I agree with Max, I LOVE this! And it's about time. Site location to tightly match the tastes and preferences of the neighborhoods will of course be key -- and having some exclusive and "healthy" treats as well. I hope they have some locally-sourced items. The store design is very clean and nice, but it does look a bit sparse and could use a little more liveliness -- but two snaps for going there first! Now how about fast food following in their inspired footprints?!
  • Posted on: 04/18/2018

    Honoring women

    I have a real passion for this topic and, in fact, had been in the midst of writing a "crowd sourced" book on it before the #METOO movement made it less necessary. However, having spent my career in both agencies and retail, it’s stunning to me that women are so under-represented in leadership, influence and salaries within both camps. Like Paula, I see our presence declining. We make or influence the lion’s share of purchases (particularly in stores) and the neuroscience has irrefutably proven that we think differently than men. Common sense would prevail that it’s thereby imperative that the strategies to connect with them and influence their behavior be led by women. We’re making progress here, but not enough. I am near constantly having to represent the female POV with the store innovation work that I do, even when the target market is definitively female. Candidly, I believe a huge challenge is the male impulse to make the big calls not from a place of empathy, but from one of power and self-referencing. Of course, this is not every situation, but it’s common. So, here’s the flip side. While interviewing many, many women for the book I had in mind, a common theme emerged—which is that as frustrating as it can be to deal with male bias, there’s a lesser-discussed challenge within the female set on how they treat each other. Many of us have worked with women that seem intent on tearing other women down versus supporting each other and building our community up. A biased man in at the corporate table is challenging, but a vindictive female could be infinitely more damaging. This is important to the conversation. We must support each other as we climb the ladder and take our seats as well. Otherwise, how can we truly affect change?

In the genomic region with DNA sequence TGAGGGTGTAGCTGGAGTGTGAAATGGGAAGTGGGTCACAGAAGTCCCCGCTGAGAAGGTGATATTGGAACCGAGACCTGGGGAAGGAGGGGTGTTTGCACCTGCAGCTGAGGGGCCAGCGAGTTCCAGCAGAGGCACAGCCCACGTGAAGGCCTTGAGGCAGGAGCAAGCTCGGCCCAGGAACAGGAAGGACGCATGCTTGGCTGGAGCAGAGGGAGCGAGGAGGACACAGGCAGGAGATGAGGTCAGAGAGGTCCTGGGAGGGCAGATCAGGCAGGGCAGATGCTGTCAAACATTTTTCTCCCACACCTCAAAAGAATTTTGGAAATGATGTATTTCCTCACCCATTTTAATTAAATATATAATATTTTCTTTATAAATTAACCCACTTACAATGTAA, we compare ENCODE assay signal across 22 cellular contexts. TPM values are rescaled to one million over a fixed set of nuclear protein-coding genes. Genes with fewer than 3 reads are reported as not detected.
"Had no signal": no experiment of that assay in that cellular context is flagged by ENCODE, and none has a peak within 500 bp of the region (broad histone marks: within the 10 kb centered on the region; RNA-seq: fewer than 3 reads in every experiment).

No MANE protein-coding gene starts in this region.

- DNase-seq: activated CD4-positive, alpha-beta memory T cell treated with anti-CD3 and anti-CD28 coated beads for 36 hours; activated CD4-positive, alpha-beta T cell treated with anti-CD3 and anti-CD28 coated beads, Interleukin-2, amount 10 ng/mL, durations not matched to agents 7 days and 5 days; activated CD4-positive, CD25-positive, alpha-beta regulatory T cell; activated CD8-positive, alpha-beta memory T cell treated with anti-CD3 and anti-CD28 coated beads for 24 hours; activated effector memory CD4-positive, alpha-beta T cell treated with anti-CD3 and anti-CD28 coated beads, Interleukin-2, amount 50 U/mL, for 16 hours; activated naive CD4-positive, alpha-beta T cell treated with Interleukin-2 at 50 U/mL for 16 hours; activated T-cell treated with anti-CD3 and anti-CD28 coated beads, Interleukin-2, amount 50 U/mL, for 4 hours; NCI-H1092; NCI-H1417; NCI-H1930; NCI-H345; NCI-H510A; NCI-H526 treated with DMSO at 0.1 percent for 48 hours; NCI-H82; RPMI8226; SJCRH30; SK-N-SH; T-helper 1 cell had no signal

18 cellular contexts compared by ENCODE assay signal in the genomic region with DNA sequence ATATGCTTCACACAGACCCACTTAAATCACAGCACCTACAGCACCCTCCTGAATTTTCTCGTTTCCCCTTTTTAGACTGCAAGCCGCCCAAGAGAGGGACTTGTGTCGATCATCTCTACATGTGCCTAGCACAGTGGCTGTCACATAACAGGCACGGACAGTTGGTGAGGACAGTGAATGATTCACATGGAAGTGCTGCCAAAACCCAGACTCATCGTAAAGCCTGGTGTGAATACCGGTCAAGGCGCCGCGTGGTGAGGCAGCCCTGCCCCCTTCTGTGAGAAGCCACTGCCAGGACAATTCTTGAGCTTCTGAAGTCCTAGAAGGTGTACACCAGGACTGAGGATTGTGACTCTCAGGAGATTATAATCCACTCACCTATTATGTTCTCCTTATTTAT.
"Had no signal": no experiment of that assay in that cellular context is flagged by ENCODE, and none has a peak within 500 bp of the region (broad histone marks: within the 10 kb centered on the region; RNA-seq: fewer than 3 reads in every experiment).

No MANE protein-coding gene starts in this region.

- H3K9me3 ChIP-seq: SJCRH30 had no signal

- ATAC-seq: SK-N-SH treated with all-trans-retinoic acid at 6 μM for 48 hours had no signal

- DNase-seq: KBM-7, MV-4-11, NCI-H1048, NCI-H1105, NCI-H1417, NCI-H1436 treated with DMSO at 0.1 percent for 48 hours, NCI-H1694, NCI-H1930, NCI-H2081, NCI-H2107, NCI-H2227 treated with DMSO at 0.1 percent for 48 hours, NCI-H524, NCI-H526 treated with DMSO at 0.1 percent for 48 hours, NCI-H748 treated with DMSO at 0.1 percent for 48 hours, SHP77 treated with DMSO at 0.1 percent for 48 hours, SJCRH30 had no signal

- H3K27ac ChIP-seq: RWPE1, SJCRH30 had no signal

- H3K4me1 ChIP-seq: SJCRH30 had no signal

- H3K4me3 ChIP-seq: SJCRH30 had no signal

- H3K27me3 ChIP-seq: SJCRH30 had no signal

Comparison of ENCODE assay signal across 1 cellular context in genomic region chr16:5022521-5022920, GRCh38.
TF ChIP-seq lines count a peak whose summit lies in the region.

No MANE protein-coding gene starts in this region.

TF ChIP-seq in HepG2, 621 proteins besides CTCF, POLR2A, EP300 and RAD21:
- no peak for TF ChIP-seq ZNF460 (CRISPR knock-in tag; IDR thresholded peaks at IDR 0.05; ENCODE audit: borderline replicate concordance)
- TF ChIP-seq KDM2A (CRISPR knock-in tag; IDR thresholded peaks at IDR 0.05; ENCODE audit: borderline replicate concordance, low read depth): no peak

• Posted on: 03/26/2018

    Has Facebook become toxic for advertisers?

    History has always shown us that where there is money to be procured, big business will push boundaries to maximize it. Increasingly, there is no real privacy unless you unplug all devices and apps from your life. We are now in a world of value exchange -- we use Facebook to secure a "free" method to connect with friends and family. We use Waze as a "free" method to get there quicker. We use home delivery services as a "free" way to avoid the drive. We use smart home devices as a "free" way to get information quicker, protect our homes and manage them from afar. On it goes. However, nothing is free -- and data is the gold they gather in exchange for the promise. It's up to us to read the usage ts and cs and, as scandals like this emerge, decide what platforms and tools we engage with. Facebook will not suffer long, as they have become a cultural norm and, as one panelist pointed out, they bought out their competition.